1bluevoid OculusHMD::configureStereoRendering()
3  ovrD3D11Config d3d11cfg;
4  d3d11cfg.D3D11.Header.API = ovrRenderAPI_D3D11;
5  d3d11cfg.D3D11.Header.BackBufferSize = Sizei(hmd_->Resolution.w, hmd_->Resolution.h);
6  d3d11cfg.D3D11.Header.Multisample = 1;
7  d3d11cfg.D3D11.pDevice = graphicsAPI_->GetDevice();
8  d3d11cfg.D3D11.pDeviceContext = graphicsAPI_->GetDeviceContext();
9  d3d11cfg.D3D11.pBackBufferRT = graphicsAPI_->rendertargetview_;
10  d3d11cfg.D3D11.pSwapChain = graphicsAPI_->swapchain_;
12  ovrHmd_ConfigureRendering(hmd_, &d3d11cfg.Config,
13  ovrDistortionCap_Chromatic | ovrDistortionCap_Overdrive,
14  hmd_->DefaultEyeFov, eyeRenderDesc_))
16  useHmdToEyeViewOffset_[0] = eyeRenderDesc_[0].HmdToEyeViewOffset;
17  useHmdToEyeViewOffset_[1] = eyeRenderDesc_[1].HmdToEyeViewOffset;
18  ovrHmd_GetEyePoses(hmd_, 0, useHmdToEyeViewOffset_, eyeRenderPose_, NULL);
19  ovrHmd_AttachToWindow(OculusHMD::instance()->hmd_, graphicsAPI_->window_, NULL, NULL);
21  green// disable health and security warnings
22  ovrHmd_DismissHSWDisplay(hmd_);

The graphic buffers sizes are configured here for the hardware device and also the swapchain, rendercontext and renderdevice.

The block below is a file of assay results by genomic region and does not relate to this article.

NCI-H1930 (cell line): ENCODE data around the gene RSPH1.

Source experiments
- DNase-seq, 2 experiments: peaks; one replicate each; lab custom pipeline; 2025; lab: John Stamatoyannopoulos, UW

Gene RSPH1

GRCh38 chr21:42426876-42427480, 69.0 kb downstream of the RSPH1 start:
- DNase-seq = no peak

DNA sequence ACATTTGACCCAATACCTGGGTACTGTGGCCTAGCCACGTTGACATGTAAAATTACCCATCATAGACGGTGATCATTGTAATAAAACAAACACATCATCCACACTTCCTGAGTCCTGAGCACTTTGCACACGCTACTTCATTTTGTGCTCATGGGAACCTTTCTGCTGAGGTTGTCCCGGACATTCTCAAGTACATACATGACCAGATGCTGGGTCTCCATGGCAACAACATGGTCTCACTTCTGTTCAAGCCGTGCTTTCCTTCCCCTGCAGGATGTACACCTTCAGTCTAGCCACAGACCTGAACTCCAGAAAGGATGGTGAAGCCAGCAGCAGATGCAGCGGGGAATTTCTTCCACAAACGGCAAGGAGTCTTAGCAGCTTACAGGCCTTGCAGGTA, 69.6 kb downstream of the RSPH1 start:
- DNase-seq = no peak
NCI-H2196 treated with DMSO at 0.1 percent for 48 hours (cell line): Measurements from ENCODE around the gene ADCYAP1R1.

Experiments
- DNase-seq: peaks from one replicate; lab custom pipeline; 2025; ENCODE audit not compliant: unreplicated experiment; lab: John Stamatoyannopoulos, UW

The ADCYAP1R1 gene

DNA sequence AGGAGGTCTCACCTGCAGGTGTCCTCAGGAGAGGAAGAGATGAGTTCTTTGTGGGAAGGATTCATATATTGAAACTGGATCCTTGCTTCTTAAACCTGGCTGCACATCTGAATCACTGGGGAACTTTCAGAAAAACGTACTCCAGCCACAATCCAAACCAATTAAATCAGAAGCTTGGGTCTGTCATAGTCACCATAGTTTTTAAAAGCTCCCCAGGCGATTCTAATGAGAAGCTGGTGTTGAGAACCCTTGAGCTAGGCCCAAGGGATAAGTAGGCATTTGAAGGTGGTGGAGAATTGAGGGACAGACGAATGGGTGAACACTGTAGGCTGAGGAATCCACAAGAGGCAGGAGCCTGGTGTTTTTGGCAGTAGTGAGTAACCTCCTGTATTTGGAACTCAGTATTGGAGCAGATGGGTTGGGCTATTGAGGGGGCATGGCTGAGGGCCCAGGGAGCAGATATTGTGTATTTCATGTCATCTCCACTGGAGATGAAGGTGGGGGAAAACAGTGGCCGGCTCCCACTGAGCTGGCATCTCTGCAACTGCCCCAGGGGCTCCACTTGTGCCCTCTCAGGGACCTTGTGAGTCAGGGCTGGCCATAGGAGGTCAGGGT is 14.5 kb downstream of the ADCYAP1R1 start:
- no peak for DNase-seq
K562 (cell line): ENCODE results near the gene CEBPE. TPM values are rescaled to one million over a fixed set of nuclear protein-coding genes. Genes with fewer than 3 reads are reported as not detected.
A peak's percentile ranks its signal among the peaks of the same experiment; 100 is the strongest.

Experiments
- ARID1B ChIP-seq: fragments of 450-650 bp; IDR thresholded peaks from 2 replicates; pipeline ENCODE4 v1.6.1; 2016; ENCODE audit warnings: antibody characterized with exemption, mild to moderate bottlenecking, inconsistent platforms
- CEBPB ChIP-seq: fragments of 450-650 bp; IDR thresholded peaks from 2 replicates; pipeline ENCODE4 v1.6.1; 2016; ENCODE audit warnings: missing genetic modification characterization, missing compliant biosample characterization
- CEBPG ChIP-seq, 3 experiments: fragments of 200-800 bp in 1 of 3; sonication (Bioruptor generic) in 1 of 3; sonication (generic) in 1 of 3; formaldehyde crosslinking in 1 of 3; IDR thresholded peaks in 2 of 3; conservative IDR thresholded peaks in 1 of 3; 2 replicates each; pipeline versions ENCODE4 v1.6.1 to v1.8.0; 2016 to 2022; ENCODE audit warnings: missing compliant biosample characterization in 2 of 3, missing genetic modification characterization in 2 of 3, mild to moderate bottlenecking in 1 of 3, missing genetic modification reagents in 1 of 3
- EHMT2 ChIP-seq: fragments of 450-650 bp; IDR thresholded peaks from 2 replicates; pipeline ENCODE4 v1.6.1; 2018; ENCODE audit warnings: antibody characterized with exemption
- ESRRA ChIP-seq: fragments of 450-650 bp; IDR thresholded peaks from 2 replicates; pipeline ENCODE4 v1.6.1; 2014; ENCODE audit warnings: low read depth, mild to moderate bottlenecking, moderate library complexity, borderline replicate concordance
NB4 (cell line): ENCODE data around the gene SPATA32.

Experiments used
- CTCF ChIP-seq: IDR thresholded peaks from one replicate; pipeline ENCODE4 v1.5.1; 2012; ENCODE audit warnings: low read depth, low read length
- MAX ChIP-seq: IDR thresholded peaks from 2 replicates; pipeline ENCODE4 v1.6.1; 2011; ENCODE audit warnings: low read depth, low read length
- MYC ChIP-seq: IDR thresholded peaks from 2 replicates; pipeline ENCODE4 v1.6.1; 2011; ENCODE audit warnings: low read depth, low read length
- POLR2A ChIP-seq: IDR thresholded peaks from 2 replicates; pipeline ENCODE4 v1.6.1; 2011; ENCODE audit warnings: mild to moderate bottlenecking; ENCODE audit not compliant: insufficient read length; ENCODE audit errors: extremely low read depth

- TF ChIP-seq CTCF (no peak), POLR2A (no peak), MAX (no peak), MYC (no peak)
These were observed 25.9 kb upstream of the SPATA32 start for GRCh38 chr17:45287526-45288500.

1bluevoid OculusHMD::StartFrames()
3  ovrHmd_BeginFrame(hmd_, 0);

Calls a function from the Oculus SDK which is acting equivalently like the normal BeginScene() method from a render loop.

1bluebool OculusHMD::RenderDistortion()
3  ovrD3D11Texture eyeTexture[2];
4  Sizei size;
8  green// Stereo Eye Render
9  ovrRecti eyeRenderViewport[2];
10  eyeRenderViewport[0].Pos = Vector2i(0, 0);
11  eyeRenderViewport[0].Size = size;
13  eyeTexture[0].D3D11.Header.API = ovrRenderAPI_D3D11;
14  eyeTexture[0].D3D11.Header.TextureSize = size;
15  eyeTexture[0].D3D11.Header.RenderViewport = eyeRenderViewport[0];
16  eyeTexture[0].D3D11.pTexture = graphicsAPI_->renderTextureLeft_->renderTargetTexture_;
17  eyeTexture[0].D3D11.pSRView = graphicsAPI_->renderTextureLeft_->GetShaderResourceView();
18  green// same for eyeRenderViewport[1] with renderTextureRight_
19  [...]
21  ovrHmd_EndFrame(hmd_, eyeRenderPose_, &eyeTexture[0].Texture);

This method’s purpose is to supply the Oculus SDK with both of rendered RenderTextures. During the call to ovrHmdEndFrame() also the SDK barrel distortion is applied to the image as a post-processing effect.

1bluevoid OculusHMD::trackMotion(bluefloat& yaw, bluefloat& eyepitch, bluefloat& eyeroll)
3  ovrTrackingState tracking_state = ovrHmd_GetTrackingState(hmd_, ovr_GetTimeInSeconds());
5  blueif (tracking_state.StatusFlags & (ovrStatus_OrientationTracked | ovrStatus_PositionTracked))